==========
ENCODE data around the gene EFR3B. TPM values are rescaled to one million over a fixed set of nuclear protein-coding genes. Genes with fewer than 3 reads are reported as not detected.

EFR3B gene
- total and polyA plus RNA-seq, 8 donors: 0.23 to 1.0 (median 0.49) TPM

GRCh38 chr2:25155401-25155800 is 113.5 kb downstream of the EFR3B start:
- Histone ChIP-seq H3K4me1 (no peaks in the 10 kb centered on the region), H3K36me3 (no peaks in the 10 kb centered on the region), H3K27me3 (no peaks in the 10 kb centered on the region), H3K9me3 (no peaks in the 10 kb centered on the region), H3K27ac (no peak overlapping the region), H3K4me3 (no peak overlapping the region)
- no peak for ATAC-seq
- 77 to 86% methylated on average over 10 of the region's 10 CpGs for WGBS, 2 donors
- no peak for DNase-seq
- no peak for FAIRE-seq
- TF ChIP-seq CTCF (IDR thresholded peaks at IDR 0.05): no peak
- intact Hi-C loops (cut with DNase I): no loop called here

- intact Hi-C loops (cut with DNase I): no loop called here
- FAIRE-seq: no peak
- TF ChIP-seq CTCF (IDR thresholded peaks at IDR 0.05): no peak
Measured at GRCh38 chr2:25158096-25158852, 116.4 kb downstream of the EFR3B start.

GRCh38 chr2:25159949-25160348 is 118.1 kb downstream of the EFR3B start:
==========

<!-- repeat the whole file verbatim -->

ENCODE data around the gene EFR3B. TPM values are rescaled to one million over a fixed set of nuclear protein-coding genes. Genes with fewer than 3 reads are reported as not detected.

EFR3B gene
- total and polyA plus RNA-seq, 8 donors: 0.23 to 1.0 (median 0.49) TPM

GRCh38 chr2:25155401-25155800 is 113.5 kb downstream of the EFR3B start:
- Histone ChIP-seq H3K4me1 (no peaks in the 10 kb centered on the region), H3K36me3 (no peaks in the 10 kb centered on the region), H3K27me3 (no peaks in the 10 kb centered on the region), H3K9me3 (no peaks in the 10 kb centered on the region), H3K27ac (no peak overlapping the region), H3K4me3 (no peak overlapping the region)
- no peak for ATAC-seq
- 77 to 86% methylated on average over 10 of the region's 10 CpGs for WGBS, 2 donors
- no peak for DNase-seq
- no peak for FAIRE-seq
- TF ChIP-seq CTCF (IDR thresholded peaks at IDR 0.05): no peak
- intact Hi-C loops (cut with DNase I): no loop called here

- intact Hi-C loops (cut with DNase I): no loop called here
- FAIRE-seq: no peak
- TF ChIP-seq CTCF (IDR thresholded peaks at IDR 0.05): no peak
Measured at GRCh38 chr2:25158096-25158852, 116.4 kb downstream of the EFR3B start.

GRCh38 chr2:25159949-25160348 is 118.1 kb downstream of the EFR3B start: